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SRAM shifting?
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dan emery
Joined: 11 Jan 2004
Posts: 6019
Location: Maine

6/11/13 3:32 AM

SRAM shifting?

Anyone use this? How do you like it? Particularly compared to Campy, if you have used both. TIA.

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greglepore
Joined: 10 Jan 2004
Posts: 1632
Location: SE Pa, USA

6/11/13 6:13 AM

More like Shimano than Campy. It is heretical to put it on a Sachs, however.
I know how stupid expensive Campy has become, but still, baby Jesus will cry.

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dfcas
Joined: 11 Jan 2004
Posts: 2500
Location: hillbilly heaven

6/11/13 6:34 AM

Dan note that SRAM does not make any triple compatible shifters, so that cannot be an option in the future. Most of the people I know grow weary of it. I agree with Greg, and think that Campy is the way. I'm going to rebuild my Calfee with a mix of Campy and Shimano. Shimano makes good stuff of course, but I don't like the feel of their shifters you might like them.

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dan emery
Joined: 11 Jan 2004
Posts: 6019
Location: Maine

6/11/13 6:43 AM

Thanks

Well Campy is my default option (I've had Campy on every road bike I've had since 1975, plus I'm old and set in my ways), just curious.

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dfcas
Joined: 11 Jan 2004
Posts: 2500
Location: hillbilly heaven

6/11/13 7:19 AM

The weird thing about new Campy is that the high end double shifters are still triple compatible but the lower end (Athena and down) are now double and triple specific, and are not very good at trimming the front derailleur. You will need to talk to a Campy expert to wade through this jungle. It also varies from year to year at each level of Camy. The triple spefific groups are Centaur and Athena, but I was told that Chorus and up double shifters makes for a more "flexible" triple setup. Madness.

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dan emery
Joined: 11 Jan 2004
Posts: 6019
Location: Maine

6/11/13 7:52 AM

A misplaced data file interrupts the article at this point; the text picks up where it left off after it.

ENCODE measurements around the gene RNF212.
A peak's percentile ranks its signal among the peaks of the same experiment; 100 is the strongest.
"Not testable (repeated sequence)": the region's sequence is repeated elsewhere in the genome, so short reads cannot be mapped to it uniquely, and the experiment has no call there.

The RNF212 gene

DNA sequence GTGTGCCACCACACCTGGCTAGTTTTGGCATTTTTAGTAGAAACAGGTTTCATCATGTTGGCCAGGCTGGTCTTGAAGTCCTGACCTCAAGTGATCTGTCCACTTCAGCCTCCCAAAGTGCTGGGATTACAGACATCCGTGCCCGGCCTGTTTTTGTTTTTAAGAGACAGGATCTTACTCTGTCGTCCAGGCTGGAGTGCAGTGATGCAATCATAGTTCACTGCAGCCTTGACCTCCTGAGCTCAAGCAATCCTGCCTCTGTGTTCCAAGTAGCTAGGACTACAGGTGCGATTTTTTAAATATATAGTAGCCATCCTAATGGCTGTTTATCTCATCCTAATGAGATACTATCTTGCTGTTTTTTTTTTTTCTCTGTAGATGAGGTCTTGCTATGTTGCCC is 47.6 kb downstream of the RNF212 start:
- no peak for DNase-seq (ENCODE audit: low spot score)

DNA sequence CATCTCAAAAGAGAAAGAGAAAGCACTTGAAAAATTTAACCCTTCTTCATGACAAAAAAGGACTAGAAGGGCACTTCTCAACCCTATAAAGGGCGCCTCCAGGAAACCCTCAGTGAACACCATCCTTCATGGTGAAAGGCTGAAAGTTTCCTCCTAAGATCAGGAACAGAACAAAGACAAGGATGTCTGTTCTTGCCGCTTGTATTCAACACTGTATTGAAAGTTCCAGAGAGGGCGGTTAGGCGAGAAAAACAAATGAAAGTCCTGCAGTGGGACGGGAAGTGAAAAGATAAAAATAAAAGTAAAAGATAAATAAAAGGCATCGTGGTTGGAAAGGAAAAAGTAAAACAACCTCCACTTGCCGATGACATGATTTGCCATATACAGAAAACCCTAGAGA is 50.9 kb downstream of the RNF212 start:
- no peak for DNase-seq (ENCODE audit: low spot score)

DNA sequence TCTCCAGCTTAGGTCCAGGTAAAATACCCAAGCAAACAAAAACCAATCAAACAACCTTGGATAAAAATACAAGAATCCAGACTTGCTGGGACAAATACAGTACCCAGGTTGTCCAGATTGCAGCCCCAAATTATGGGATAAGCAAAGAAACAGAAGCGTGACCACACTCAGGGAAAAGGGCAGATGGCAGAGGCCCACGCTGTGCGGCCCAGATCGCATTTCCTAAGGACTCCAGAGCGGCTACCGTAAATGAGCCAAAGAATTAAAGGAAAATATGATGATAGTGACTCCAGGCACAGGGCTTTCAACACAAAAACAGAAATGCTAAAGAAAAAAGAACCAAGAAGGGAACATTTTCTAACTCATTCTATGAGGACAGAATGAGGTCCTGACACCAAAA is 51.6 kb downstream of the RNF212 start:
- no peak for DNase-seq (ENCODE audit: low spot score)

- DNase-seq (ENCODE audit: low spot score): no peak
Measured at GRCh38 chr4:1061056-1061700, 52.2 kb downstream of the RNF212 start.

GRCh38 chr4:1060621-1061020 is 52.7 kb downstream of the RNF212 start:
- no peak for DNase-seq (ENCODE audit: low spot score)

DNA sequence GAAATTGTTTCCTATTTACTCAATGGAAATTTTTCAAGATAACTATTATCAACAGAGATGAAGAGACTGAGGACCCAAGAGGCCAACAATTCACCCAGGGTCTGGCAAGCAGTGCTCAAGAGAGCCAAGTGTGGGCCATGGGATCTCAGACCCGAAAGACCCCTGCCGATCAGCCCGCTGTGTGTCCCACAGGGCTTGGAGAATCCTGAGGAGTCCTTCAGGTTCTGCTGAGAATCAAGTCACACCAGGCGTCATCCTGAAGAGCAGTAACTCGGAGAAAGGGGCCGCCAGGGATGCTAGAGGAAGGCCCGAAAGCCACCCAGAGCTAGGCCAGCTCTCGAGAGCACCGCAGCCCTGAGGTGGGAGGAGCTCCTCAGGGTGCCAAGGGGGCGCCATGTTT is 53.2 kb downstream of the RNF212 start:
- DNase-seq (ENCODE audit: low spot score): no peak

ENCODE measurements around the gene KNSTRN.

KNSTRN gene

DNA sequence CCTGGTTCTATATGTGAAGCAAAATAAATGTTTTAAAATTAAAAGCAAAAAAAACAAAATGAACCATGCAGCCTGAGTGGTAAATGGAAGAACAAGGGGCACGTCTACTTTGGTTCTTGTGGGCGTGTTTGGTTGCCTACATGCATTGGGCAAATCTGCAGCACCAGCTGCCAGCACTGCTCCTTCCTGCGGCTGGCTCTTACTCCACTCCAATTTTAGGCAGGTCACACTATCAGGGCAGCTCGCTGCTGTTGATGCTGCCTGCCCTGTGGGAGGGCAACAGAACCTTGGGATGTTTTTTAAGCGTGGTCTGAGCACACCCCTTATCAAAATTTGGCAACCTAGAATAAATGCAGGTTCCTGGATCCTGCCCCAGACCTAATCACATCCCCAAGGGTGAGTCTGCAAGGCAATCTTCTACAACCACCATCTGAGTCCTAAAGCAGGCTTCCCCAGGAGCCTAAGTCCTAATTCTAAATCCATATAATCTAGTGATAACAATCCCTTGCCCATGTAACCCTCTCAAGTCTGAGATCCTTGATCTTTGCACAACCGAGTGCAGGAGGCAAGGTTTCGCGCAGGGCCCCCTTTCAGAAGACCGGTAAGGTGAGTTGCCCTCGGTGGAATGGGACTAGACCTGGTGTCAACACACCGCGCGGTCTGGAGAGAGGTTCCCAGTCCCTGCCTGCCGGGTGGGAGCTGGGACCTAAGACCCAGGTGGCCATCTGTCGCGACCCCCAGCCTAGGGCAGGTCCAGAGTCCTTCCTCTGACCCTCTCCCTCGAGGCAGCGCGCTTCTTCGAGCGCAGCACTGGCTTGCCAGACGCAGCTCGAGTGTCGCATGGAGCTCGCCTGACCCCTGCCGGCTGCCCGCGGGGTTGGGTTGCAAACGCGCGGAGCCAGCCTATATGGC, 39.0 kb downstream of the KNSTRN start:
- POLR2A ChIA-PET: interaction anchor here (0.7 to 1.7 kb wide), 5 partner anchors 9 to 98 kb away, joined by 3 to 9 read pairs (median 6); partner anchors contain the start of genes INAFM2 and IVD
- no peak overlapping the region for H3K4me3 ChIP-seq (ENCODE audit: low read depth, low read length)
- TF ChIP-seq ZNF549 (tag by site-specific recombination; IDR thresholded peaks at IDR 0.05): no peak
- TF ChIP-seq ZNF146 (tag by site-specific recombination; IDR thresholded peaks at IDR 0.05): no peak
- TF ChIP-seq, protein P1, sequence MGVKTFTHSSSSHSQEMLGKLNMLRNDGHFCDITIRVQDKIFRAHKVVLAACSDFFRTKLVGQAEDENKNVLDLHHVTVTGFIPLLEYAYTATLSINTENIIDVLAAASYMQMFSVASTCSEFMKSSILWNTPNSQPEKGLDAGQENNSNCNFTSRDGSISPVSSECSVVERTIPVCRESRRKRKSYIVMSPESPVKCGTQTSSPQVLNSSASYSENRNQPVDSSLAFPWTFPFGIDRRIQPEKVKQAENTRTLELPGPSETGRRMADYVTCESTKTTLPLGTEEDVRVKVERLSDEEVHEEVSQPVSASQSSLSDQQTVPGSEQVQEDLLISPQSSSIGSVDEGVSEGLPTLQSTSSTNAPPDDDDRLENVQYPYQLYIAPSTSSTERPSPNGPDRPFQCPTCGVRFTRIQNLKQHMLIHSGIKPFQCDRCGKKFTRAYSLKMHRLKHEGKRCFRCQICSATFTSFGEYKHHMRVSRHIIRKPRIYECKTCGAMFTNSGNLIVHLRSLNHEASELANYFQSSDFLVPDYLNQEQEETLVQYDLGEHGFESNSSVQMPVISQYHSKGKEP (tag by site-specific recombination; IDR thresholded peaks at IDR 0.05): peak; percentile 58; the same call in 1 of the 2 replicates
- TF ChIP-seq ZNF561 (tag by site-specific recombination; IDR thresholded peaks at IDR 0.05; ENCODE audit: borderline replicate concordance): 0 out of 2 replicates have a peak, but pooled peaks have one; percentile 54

no triple on this

I prefer a compact double for nearly all riding and I have one bike set up with extreme gearing when needed.

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Andy M-S
Joined: 11 Jan 2004
Posts: 3201
Location: Hamden (greater New Haven) CT

6/11/13 7:55 AM

Yay for doubles!

Excellent decision to keep it in the double category.

The next question will be new or old lever shape (though I suppose the number of gears you want is a factor). I haven't tried the newest shape, but it just doesn't look right to me; I prefer the basic 9s lever. But tastes vary.

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greglepore
Joined: 10 Jan 2004
Posts: 1632
Location: SE Pa, USA

6/11/13 8:08 AM

I don't dislike the way Shimano or Sram shifts, but it is different and less "mechanical" feeling than Campy. I actually really like D/A 7800, despite the exposed cables, 7900 and on isn't as light action. That said, my steel bikes are all Campy, if only because I just think its more in character with the bike.

I agree that Campy has become almost indecipherable with the number of features split among the groups, and the dollar to euro has made it less attractive.

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Dave B
Joined: 10 Jan 2004
Posts: 4511
Location: Pittsburgh, PA

6/11/13 8:40 AM


quote:
It is heretical to put it on a Sachs.....

Well, didn't SRAM buy Sachs? (Yeah, I know, different Sachs but I couldn't pass up the opportunity.)


quote:
I agree that Campy has become almost indecipherable with the number of features split among the groups, and the dollar to euro has made it less attractive.

I can't help with the complexity issue but you can reduce the cost penalty by buying through one of the UK or European on-line sellers. I've had excellent services from Wiggle and my son-in-lay has also used Chain Reaction and ProBikeKit with good results.

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Craig
Joined: 12 Jan 2004
Posts: 548

6/11/13 9:30 AM

I hated my brief experience with SRAM road components. (insert adage about assholes and opinions here)

Heretical? I doubt Baby Jesus would cry when God himself rides SRAM...

http://www.richardsachs.com/site/wp-content/uploads/2012/02/ATMO_by_SRAM_2-06.jpg

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Sparky
Joined: 08 Dec 2003
Posts: 16692
Location: Portland, OR

6/11/13 9:56 AM

I did not care for the feel. The Shimano to me has such a soft cable pull, buttery. The SRAM to me was very stiff feeling, and I try new and well used. Campy to me also more mechanical, but I sure wish the Shimano could do the multi up and down like Campy does. Although less important to me anymore as I am not play sprinting with 25-35 year olds anymore...